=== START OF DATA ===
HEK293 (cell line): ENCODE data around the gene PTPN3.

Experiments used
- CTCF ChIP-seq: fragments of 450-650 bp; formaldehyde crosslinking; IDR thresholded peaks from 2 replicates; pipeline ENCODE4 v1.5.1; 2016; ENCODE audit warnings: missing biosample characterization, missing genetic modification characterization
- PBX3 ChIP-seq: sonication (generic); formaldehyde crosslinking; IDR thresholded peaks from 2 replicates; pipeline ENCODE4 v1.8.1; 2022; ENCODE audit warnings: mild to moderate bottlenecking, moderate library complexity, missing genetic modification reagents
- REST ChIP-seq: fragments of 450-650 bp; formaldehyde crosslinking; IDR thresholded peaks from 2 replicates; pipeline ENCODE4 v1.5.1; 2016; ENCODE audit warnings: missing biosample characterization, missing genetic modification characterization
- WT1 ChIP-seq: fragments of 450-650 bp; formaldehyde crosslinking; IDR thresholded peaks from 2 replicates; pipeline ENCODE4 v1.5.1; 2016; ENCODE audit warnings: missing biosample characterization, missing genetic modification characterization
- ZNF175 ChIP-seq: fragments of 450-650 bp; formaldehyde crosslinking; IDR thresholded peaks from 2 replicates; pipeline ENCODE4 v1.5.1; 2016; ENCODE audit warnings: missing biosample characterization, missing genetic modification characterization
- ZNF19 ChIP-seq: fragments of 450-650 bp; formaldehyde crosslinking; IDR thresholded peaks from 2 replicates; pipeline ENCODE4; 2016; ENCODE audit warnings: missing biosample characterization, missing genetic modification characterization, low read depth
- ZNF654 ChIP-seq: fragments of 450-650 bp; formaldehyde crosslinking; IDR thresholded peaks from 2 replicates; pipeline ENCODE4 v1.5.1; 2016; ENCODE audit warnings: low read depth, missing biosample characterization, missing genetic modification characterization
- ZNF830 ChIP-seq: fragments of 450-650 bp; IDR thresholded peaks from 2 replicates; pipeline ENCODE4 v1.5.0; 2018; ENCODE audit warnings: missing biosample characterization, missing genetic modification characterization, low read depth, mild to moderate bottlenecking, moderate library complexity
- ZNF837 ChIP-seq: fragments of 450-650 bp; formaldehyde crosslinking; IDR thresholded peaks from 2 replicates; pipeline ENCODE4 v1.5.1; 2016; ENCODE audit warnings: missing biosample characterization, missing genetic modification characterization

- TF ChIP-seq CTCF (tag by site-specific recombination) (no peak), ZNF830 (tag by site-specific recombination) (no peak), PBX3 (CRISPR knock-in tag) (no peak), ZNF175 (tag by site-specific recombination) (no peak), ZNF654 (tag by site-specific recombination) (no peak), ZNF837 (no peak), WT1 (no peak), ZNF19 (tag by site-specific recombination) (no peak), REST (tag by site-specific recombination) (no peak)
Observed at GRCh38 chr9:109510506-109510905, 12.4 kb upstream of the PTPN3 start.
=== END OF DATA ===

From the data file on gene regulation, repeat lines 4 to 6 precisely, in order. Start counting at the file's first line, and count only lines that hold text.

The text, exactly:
- PBX3 ChIP-seq: sonication (generic); formaldehyde crosslinking; IDR thresholded peaks from 2 replicates; pipeline ENCODE4 v1.8.1; 2022; ENCODE audit warnings: mild to moderate bottlenecking, moderate library complexity, missing genetic modification reagents
- REST ChIP-seq: fragments of 450-650 bp; formaldehyde crosslinking; IDR thresholded peaks from 2 replicates; pipeline ENCODE4 v1.5.1; 2016; ENCODE audit warnings: missing biosample characterization, missing genetic modification characterization
- WT1 ChIP-seq: fragments of 450-650 bp; formaldehyde crosslinking; IDR thresholded peaks from 2 replicates; pipeline ENCODE4 v1.5.1; 2016; ENCODE audit warnings: missing biosample characterization, missing genetic modification characterization